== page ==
No way out, hard to get into

No Exit
Jean-Paul Sartre
Frewin Undercross
Tues-Sat 7.00pm
Rating: 3/5

In No Exit, threes are trapped together in Hell. No sulphur and brimstone to be found here: this Hell takes the form of a ‘Second-Empirestyle saloon’, with three sofas and a table providing the only props; nor is there a single tormentor to be seen.

Sartre’s devil is economical: he lets the damned do their own work of tormenting one another. The trio, comprising Estelle, Garcin and Inez, soon become aware of the fact, so often quoted from this play, that “L’Enfer, C’est Les Autres“, Hell is other people.

Cue an hour and a half of unabated emotional torture, in which each character grapples with the others for understanding, sympathy and supremacy.

No Exit is, understandably, a static play, confined to three actors in a small room. Hardly surprising, given this is Hell. The production, therefore, relies heavily on inner exploration and Sartre’s biting humour to sustain suspense.

The cast make good use of a simplistic set: the clever sofa-swapping reflects a constant realignment of loyalties.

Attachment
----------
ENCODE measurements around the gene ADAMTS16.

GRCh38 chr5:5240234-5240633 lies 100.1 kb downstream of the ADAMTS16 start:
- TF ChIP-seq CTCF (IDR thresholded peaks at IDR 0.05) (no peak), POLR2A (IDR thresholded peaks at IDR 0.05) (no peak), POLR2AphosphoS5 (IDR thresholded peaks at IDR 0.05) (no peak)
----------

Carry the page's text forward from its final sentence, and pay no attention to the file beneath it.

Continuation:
The growing frustration and interdependence of the infernal threesome builds to a pitch wonderfully demonstrated by Garcin’s failure to even kiss Estelle in Inez’s presence.

Yet for all this, the production did lack a certain oomph. Characters often failed to show a true appreciation for the horror of the situation, with some of the more vindictive, hysterical speeches being marred by a rather inanimate delivery.

More importantly, there was a woeful lack of that character interaction which is key to the whole play. An awareness of the audience also sometimes belied their alleged isolation, and a more inward-looking performance would heighten the claustrophobia of the piece.

These faults, however, are forgivable. This is a slow-moving, disquieting play, which is for the most part performed by a highly disturbing ménage à trois.

Particular credit must go to Louisa Holloway, who brings the smart, sadistic Inez to life with an evil smile and slow, unsettling drawl. After all, with a script as compelling and satirical as this one, it would be hard to go too far wrong.

Hopefully this production will stop resting on its laurels and inject some true dynamism into an excellent piece.